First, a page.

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Indus valley civilization

Indus valley civilization, ancient civilization that flourished from about 2500 BC to about 1500 BC in the valley of the Indus River and its tributaries, in the northwestern portion of the Indian subcontinent, i.e., present-day Pakistan. At its height, its geographical reach exceeded that of Egypt or Mesopotamia. Since 1921 this civilization has been revealed by spectacular finds at Mohenjo-Daro, an archaeological site in NW Sind, and at Harappa, in central Punjab near the Ravi River. These sites, each of which measures more than 3 mi (5 km) in circumference, were once great urban centers, the chief cities of the Indus civilization. They had large and complex hill citadels, housing palaces, granaries, and baths that were probably used for sacred ablutions; the great bath at Mohenjo-Daro was c.40 ft (12 m) long and 23 ft (7 m) wide. Beyond the citadels were well-planned towns, laid out in rectangular patterns. Houses, often two-storied and spacious, lined the town streets; they had drainage systems that led into brick-lined sewers. The economy of the Indus civilization was based on a highly organized agriculture, supplemented by an active commerce, probably connected to that of the ancient civilizations of Mesopotamia. The arts flourished there, and many objects of copper, bronze, and pottery, including a large collection of terra-cotta toys, have been uncovered. Most notable, however, are the steatite seals, exquisitely engraved with animal figures and often bearing a line of pictographic script. On some seals are depicted a bo tree or, as some authorities hold, a Babylonian tree of life, and others have as their central figure the god Shiva, who later became preeminent in the Hindu pantheon. The writing, long a riddle to archaeologists, has yet to be satisfactorily deciphered; the language appears to be structurally related to the Dravidian languages. The origin, rise, and decline of the Indus valley civilization remain a mystery, but it seems most probable that the civilization fell (c.1500 BC) to invading Aryans.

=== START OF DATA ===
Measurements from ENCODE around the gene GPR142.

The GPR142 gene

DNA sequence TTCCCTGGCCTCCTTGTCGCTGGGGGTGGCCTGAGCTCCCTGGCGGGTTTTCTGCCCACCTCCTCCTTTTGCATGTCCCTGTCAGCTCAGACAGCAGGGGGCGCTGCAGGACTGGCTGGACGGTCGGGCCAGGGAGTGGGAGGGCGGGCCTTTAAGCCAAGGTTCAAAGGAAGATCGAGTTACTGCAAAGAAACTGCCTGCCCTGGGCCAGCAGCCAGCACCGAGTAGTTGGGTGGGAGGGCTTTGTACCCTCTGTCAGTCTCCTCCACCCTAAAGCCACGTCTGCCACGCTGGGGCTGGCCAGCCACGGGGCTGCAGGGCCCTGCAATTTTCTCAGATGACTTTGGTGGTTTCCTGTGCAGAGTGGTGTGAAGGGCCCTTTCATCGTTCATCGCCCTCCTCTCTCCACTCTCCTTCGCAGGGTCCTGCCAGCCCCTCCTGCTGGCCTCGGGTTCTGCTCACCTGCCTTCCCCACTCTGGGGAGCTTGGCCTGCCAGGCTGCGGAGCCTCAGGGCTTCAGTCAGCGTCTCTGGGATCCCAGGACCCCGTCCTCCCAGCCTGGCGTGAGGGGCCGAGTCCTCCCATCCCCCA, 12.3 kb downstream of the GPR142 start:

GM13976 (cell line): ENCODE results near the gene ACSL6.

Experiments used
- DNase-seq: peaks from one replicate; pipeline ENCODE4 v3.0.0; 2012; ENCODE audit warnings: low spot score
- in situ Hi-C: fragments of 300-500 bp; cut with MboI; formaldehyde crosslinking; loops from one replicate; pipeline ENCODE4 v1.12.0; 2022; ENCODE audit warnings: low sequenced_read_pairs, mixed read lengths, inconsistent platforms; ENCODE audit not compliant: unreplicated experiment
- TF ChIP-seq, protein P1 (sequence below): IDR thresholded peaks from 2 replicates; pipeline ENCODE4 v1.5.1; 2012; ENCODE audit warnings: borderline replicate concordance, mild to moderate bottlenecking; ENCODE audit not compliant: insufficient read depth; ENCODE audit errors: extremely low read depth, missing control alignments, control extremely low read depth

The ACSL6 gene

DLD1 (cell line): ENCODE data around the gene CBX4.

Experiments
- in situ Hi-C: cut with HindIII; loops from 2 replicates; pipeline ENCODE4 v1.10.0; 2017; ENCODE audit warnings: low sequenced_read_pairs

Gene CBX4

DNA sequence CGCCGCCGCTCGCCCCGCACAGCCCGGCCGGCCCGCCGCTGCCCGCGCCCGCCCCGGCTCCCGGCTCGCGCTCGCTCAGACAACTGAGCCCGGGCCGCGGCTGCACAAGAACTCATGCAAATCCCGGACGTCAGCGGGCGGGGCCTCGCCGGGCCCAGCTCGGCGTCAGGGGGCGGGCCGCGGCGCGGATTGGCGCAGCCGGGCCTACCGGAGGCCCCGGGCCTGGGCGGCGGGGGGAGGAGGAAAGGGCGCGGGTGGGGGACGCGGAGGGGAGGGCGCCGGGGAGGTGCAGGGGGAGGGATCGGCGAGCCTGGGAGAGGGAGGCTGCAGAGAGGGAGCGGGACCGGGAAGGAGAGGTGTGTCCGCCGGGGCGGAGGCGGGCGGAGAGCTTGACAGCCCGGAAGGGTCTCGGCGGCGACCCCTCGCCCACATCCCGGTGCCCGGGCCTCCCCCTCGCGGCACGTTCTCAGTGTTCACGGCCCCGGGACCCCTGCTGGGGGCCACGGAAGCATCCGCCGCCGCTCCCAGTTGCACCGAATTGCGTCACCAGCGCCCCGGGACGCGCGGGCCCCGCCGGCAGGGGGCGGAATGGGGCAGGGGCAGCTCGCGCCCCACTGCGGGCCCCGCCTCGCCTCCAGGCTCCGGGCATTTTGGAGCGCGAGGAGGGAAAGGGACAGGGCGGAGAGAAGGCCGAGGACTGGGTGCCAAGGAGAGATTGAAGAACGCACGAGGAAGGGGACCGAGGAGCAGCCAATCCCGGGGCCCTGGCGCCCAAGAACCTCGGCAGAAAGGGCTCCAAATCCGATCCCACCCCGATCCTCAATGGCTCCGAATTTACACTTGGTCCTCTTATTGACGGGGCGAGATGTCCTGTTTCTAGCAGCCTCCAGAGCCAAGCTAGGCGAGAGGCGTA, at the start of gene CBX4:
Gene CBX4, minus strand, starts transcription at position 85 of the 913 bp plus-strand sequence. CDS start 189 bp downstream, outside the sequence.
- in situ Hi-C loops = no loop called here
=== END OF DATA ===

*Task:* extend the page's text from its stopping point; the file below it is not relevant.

See Sir John Marshall, Mohenjo-Daro and the Indus Civilization (3 vol., 1931); E. J. H. MacKay, The Indus Civilization (1935, repr. 1983); S. Piggott, Prehistoric India (1950); Sir Mortimer Wheeler, The Indus Civilization (3d ed. 1968); J. H. Hawkes, The First Great Civilizations (1973); N. Lahiri, Finding Forgotten Cities: How the Indus Civilization was Discovered (2013).

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"Indus valley civilization." The Columbia Encyclopedia, 6th ed.. . Encyclopedia.com. 16 Oct. 2017 <http://www.encyclopedia.com>.

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"Indus valley civilization." The Columbia Encyclopedia, 6th ed.. . Retrieved October 16, 2017 from Encyclopedia.com: http://www.encyclopedia.com/reference/encyclopedias-almanacs-transcripts-and-maps/indus-valley-civilization

Harappā

Harappā. Archaeological site and modern name of a city of the Indus Valley civilization, on the left bank of the Rāvī River in the Pañjāb, in what is now Pakistan. Harappā was the first of two major Indus Valley cities to be discovered by archaeologists; hence the Indus Valley civilization is designated the ‘Harappā culture’. The site of Harappā was first excavated, 1924–1931, and again after the Second World War.

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"Harappā." The Concise Oxford Dictionary of World Religions. . Encyclopedia.com. 16 Oct. 2017 <http://www.encyclopedia.com>.

"Harappā." The Concise Oxford Dictionary of World Religions. . Encyclopedia.com. (October 16, 2017). http://www.encyclopedia.com/religion/dictionaries-thesauruses-pictures-and-press-releases/harappa

"Harappā." The Concise Oxford Dictionary of World Religions. . Retrieved October 16, 2017 from Encyclopedia.com: http://www.encyclopedia.com/religion/dictionaries-thesauruses-pictures-and-press-releases/harappa

Harappa

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"Harappa." The Columbia Encyclopedia, 6th ed.. . Retrieved October 16, 2017 from Encyclopedia.com: http://www.encyclopedia.com/reference/encyclopedias-almanacs-transcripts-and-maps/harappa